At the end of My Ántonia, Willa Cather writes of the protagonist, Ántonia:
She had only to stand in the orchard, to put her hand on a little crab tree and look up at the apples, to make you feel the goodness of planting and tending and harvesting at last. All the strong things of her heart came out in her body that had been so tireless in serving generous emotions.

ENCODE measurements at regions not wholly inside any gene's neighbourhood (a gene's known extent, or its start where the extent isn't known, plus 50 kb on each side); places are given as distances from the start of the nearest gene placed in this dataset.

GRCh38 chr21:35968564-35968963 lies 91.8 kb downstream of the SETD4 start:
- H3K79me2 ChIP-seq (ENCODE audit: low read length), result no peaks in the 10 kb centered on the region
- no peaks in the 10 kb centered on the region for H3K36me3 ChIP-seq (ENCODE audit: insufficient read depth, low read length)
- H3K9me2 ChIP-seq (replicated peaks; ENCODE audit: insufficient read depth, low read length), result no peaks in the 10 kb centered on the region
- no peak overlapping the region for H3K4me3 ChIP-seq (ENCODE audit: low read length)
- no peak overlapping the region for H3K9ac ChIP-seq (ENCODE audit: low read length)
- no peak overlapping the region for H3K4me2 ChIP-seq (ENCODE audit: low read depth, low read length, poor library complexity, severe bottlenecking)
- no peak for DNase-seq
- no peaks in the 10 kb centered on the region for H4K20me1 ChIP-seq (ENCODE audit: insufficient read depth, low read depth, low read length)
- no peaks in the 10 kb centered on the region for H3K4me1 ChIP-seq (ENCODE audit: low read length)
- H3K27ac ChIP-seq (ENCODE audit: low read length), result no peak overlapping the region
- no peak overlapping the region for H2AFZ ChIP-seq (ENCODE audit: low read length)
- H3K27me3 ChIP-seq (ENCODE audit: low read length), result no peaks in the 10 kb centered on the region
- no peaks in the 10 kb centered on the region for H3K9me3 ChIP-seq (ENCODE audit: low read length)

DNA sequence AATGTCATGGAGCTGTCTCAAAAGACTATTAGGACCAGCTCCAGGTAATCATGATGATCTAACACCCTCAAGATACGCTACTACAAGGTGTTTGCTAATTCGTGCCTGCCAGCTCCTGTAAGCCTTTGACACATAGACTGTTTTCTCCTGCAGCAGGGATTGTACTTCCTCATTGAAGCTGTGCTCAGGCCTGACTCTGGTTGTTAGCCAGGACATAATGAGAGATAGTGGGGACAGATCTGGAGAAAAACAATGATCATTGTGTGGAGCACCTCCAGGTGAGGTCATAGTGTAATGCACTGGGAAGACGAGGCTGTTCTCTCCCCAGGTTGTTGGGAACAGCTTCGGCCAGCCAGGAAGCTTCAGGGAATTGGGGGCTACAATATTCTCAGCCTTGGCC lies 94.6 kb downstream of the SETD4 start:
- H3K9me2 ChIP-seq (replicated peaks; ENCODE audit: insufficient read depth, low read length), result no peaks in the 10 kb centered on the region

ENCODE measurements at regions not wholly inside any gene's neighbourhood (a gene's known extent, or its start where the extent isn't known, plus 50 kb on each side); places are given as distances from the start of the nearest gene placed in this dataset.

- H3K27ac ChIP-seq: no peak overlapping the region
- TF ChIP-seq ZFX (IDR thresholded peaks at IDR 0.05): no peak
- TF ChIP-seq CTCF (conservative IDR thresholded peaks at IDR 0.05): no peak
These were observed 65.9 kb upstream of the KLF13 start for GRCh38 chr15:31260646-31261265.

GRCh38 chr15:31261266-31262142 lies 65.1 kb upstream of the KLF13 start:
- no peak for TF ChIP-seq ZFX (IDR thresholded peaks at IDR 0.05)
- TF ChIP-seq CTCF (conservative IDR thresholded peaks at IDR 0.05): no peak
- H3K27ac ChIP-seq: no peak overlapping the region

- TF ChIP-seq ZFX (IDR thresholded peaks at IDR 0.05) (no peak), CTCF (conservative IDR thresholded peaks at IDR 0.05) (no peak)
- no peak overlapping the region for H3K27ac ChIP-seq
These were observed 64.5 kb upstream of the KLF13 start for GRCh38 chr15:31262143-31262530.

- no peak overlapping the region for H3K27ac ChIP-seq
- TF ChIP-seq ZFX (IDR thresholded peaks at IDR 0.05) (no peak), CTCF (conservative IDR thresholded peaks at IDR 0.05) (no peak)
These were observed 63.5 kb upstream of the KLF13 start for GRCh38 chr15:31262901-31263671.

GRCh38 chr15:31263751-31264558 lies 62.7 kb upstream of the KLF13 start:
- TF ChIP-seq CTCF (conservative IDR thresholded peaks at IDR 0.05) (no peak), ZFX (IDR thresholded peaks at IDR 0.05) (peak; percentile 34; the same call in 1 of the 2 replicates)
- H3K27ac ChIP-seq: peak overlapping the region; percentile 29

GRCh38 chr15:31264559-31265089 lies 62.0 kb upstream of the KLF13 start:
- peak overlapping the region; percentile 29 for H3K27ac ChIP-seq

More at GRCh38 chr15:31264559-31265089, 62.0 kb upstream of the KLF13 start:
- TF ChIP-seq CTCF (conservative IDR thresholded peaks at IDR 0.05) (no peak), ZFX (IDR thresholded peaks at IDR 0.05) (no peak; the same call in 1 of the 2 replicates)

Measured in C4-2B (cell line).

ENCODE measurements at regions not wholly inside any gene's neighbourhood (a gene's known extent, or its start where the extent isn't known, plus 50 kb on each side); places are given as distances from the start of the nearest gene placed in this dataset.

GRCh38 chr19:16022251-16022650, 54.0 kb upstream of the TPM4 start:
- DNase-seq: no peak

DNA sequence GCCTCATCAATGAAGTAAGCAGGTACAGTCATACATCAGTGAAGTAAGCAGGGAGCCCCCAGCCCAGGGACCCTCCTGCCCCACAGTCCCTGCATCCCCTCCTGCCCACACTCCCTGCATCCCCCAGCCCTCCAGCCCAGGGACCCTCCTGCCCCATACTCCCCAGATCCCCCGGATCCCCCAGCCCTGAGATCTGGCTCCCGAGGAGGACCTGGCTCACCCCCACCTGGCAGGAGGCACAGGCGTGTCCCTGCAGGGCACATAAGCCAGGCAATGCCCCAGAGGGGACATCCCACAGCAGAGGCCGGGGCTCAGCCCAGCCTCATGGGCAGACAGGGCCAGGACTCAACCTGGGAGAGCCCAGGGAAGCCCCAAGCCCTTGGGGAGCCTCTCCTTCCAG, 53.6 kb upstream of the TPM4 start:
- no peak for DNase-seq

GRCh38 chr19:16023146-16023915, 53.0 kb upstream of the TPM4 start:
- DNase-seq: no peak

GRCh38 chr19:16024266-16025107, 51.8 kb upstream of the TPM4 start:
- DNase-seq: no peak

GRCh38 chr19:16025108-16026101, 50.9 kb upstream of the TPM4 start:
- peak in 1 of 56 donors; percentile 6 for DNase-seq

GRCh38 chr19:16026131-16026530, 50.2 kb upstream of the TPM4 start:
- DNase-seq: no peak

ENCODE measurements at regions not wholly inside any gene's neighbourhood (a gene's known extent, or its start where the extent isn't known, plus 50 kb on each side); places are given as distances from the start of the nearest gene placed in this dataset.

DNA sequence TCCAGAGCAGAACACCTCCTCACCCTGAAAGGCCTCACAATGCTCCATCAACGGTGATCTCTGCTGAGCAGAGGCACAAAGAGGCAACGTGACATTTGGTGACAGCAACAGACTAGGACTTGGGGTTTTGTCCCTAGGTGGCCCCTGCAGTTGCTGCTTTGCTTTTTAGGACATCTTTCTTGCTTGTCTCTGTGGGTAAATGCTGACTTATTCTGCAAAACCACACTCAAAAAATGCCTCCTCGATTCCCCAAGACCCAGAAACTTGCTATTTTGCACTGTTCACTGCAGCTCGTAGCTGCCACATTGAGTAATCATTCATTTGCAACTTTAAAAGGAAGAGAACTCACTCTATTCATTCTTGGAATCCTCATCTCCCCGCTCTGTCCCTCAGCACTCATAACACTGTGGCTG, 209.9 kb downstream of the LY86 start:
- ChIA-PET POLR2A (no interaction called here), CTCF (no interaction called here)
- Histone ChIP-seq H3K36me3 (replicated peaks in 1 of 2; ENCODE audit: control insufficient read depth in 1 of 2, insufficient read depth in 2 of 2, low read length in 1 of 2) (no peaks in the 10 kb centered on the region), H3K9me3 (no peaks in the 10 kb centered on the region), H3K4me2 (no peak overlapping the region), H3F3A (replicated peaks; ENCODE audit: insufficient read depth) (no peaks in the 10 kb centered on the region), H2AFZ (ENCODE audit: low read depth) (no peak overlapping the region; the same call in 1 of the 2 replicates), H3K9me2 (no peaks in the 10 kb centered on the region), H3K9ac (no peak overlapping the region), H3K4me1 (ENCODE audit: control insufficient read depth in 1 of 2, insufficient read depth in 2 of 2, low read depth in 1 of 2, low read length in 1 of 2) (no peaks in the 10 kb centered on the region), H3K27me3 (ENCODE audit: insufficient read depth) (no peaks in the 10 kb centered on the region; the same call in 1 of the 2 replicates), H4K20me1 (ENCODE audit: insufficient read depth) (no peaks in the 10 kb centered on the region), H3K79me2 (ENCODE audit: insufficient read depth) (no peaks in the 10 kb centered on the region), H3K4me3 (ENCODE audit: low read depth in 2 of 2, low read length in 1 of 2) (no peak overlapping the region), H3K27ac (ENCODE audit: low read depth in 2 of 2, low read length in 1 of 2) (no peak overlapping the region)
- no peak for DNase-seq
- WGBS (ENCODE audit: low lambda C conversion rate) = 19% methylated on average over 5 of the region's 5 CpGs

Whether you’ve read this engaging novel or not, come, learn, and participate in conversation about how it explores the resilient human, pioneer spirit. Living at the turn of century and the rise of modernization, Willa Cather was sensitive to the losses endured by land and peoples. In her writing she lifted up the cultural jewels engendered from prairie-life and immigrant experience. One hundred years after the novel’s publication, we can reflect on how it speaks to us and our challenges today.